FirebrandX has just uploaded a video demonstrating how to calculate the true aspect ratio of pre-HD era video games that were meant to be played on CRT’s. This information is essential for anyone who’s processing captures from classic game console, to match the way they originally looked.
I think it’s important to understand the scenario’s in which you would want to apply this knowledge…as well as the scenario’s that I don’t think it matters. Let’s start with the easiest:
Playing Classic Games Through a Scaler on your TV
In this scenario, most people will want a “happy medium”: Close to the original aspect ratio, but filling as much of the screen as possible without over-stretching. The RetroTINK line of products already takes care of this for you, as well as the OSSC in “generic mode”. People who tweak even further will use OSSC (or Framemeister) custom profiles to get an even sharper image. In these scenario’s, I think using a 5x vertical scale (as well as a 6x horizontal scale for 256 modes) is the perfect happy medium; A few pixels on the top and bottom of the screen get cut off, but really not much more than on an average CRT. Also, it fills much more space on a widescreen TV, leaving less black bars on the sides. Now, not all TV’s are compatible with 5x modes and some games cut off too much info, but overall it’s excellent middle ground for playing, as well as for content creators who want to show off the best ways these games can look on your TV’s.
Basically, if you’re just playing your games, either don’t worry about it at all (assuming you’re using proper equipment like mentioned above), or take the time to tweak your scaler for both sharpness and size. Scanlines do throw a bit of a wrench into this if you’re using the OSSC, but that conversation is worthy of it’s own post…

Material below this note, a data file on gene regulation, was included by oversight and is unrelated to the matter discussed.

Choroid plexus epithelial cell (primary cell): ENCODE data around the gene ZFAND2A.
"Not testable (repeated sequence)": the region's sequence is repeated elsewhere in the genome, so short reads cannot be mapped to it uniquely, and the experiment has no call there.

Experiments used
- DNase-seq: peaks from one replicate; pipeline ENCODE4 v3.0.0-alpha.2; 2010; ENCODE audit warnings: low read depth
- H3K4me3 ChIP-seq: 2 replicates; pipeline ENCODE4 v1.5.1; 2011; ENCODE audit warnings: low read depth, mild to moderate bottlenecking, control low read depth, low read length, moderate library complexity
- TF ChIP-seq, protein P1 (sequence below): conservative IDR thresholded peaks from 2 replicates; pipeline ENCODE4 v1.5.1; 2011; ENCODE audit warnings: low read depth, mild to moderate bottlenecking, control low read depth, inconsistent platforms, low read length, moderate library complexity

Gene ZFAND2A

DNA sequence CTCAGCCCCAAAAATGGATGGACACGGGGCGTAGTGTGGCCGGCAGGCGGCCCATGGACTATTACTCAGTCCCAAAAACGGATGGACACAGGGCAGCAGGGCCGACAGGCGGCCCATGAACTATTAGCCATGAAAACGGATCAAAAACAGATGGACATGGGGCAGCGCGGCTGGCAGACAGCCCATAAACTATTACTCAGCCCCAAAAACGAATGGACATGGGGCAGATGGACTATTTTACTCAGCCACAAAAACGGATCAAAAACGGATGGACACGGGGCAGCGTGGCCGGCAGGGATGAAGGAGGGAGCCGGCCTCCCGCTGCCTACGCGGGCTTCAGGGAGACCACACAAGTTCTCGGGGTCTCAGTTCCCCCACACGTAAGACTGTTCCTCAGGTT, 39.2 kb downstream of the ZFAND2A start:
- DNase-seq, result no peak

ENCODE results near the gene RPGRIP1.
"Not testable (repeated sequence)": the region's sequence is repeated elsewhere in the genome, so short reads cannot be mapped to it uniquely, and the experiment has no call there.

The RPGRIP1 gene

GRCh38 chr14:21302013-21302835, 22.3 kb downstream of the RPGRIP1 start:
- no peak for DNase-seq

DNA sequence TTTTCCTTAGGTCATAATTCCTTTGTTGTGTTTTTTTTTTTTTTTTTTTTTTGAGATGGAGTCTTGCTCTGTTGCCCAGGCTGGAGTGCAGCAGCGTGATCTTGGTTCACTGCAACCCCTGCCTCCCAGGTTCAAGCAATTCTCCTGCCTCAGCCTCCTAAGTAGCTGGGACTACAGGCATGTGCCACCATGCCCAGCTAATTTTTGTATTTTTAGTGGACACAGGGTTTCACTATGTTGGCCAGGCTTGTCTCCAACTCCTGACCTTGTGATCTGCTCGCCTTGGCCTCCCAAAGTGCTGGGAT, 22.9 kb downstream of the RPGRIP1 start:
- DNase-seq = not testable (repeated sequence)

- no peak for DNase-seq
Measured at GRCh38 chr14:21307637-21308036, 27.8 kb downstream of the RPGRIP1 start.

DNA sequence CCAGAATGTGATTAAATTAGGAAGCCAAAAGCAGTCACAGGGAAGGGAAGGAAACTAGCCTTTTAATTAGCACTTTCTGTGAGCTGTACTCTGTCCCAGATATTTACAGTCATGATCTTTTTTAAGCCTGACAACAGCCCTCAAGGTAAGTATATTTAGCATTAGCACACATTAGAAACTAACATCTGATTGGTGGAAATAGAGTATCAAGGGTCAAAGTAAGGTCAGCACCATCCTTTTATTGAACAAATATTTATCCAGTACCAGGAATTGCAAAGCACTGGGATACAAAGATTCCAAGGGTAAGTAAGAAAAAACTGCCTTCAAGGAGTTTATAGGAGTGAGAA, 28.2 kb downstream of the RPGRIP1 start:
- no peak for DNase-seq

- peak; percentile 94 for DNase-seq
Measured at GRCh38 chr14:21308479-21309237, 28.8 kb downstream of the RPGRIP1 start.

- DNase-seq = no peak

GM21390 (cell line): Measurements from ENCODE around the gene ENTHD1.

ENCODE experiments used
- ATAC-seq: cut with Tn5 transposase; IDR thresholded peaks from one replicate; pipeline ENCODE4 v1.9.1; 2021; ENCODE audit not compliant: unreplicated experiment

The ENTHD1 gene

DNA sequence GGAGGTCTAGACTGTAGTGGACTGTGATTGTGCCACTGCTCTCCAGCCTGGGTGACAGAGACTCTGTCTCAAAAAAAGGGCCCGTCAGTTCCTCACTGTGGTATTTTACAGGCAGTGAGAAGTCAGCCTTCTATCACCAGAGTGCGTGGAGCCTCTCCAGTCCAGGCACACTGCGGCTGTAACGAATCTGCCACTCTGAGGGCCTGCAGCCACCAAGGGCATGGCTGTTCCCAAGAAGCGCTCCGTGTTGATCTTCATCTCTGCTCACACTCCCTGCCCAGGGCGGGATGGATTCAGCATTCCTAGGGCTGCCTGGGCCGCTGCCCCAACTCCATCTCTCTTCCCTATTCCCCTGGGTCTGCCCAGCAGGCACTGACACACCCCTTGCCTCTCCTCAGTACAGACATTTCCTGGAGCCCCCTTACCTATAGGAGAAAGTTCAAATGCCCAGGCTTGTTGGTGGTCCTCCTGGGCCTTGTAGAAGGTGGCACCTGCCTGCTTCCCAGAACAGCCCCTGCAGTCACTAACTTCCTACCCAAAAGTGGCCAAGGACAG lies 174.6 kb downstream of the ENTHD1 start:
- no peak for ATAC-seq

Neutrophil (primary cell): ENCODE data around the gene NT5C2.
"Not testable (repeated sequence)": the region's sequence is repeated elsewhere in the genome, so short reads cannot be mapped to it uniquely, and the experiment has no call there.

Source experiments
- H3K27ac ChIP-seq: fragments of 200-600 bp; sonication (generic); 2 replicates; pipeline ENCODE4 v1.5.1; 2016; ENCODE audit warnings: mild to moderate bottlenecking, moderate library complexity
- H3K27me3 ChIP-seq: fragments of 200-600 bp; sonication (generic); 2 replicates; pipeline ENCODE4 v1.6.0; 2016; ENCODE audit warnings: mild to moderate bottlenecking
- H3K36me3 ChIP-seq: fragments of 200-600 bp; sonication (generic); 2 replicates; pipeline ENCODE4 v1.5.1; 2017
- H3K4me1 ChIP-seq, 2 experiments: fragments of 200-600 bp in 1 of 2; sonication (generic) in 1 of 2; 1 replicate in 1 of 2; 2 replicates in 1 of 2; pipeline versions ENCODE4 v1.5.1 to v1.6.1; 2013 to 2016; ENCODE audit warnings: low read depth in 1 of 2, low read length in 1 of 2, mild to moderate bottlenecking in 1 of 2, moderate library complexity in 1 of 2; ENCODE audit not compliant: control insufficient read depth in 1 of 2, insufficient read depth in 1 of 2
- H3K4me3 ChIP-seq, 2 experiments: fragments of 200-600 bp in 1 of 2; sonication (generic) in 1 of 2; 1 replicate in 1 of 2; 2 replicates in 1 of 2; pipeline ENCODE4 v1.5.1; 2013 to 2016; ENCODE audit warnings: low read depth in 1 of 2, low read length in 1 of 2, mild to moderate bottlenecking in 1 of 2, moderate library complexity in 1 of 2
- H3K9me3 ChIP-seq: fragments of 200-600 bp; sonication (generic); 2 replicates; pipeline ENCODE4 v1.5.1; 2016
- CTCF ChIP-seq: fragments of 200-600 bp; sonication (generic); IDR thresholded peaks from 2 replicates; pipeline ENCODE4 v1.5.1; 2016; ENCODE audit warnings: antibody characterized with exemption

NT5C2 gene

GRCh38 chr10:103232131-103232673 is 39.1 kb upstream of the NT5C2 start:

Archival / Developer Use:
If you’re someone creating content to present the original look of a game, or if you’re someone building devices to scale images, getting the correct aspect ratio is much more important. Anyone building a scaler or HDMI mod for original hardware would need information like this to make sure games are presented properly, as well as make sure the screen size doesn’t jump around when resolutions are switched. Also, hardware and software emulation developers can implement this into their designs to allow people to choose the experience they want; As FBX mentions in his video, people who grew up playing these games on software emulators might prefer square pixels, while people who played on CRT’s would probably prefer a CRT’s aspect ratio. Having that choice is always a good thing.
I also think it’s important that people making documentaries present these games the way they were seen when they were new. Unless you’re specifically talking about emulation, it’s a big pet peeve of mine when I see videos showing game footage that never pays attention to aspect ratio…some shots are square pixels, others are stretched too far, etc. Anyone who cares enough to preserve the experience of these games would want to take the time to watch FBX’s video and get it right. To be clear, I’m not saying preservationists should only use real hardware and take video’s of CRT’s, I’m simply saying that if you take the time to create a “historical” video, prepare the captures (original hardware, software emulation, whatever), properly.
If you’d like more information on video capture and post-processing of classic game capture, please check out the video capture section: https://www.retrorgb.com/videocapture.html
Also, if you’d like more info on why these aspect ratio’s are off, check out Displaced Gamers video on it:
Finding Proper 4:3 Correction for Vintage Video Games https://t.co/IX8OlhzTWG via @YouTube
— FirebrandX 😈 ♈️ (@FBXGargoyle) November 28, 2020